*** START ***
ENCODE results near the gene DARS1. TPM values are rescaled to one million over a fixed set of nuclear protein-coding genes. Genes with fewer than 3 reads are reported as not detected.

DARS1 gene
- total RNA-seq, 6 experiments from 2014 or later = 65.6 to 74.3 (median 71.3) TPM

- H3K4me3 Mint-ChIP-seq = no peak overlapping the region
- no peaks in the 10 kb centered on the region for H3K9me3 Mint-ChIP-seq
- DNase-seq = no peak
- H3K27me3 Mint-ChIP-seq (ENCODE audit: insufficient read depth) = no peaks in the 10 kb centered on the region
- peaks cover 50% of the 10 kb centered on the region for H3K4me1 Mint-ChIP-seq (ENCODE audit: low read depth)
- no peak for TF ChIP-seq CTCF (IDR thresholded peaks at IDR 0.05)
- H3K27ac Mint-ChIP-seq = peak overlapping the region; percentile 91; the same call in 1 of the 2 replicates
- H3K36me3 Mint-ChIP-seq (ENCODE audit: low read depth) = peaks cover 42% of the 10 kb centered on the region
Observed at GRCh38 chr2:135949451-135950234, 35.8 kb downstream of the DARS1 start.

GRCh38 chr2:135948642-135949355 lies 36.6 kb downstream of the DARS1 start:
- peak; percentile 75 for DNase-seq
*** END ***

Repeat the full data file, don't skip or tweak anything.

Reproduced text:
ENCODE results near the gene DARS1. TPM values are rescaled to one million over a fixed set of nuclear protein-coding genes. Genes with fewer than 3 reads are reported as not detected.

DARS1 gene
- total RNA-seq, 6 experiments from 2014 or later = 65.6 to 74.3 (median 71.3) TPM

- H3K4me3 Mint-ChIP-seq = no peak overlapping the region
- no peaks in the 10 kb centered on the region for H3K9me3 Mint-ChIP-seq
- DNase-seq = no peak
- H3K27me3 Mint-ChIP-seq (ENCODE audit: insufficient read depth) = no peaks in the 10 kb centered on the region
- peaks cover 50% of the 10 kb centered on the region for H3K4me1 Mint-ChIP-seq (ENCODE audit: low read depth)
- no peak for TF ChIP-seq CTCF (IDR thresholded peaks at IDR 0.05)
- H3K27ac Mint-ChIP-seq = peak overlapping the region; percentile 91; the same call in 1 of the 2 replicates
- H3K36me3 Mint-ChIP-seq (ENCODE audit: low read depth) = peaks cover 42% of the 10 kb centered on the region
Observed at GRCh38 chr2:135949451-135950234, 35.8 kb downstream of the DARS1 start.

GRCh38 chr2:135948642-135949355 lies 36.6 kb downstream of the DARS1 start:
- peak; percentile 75 for DNase-seq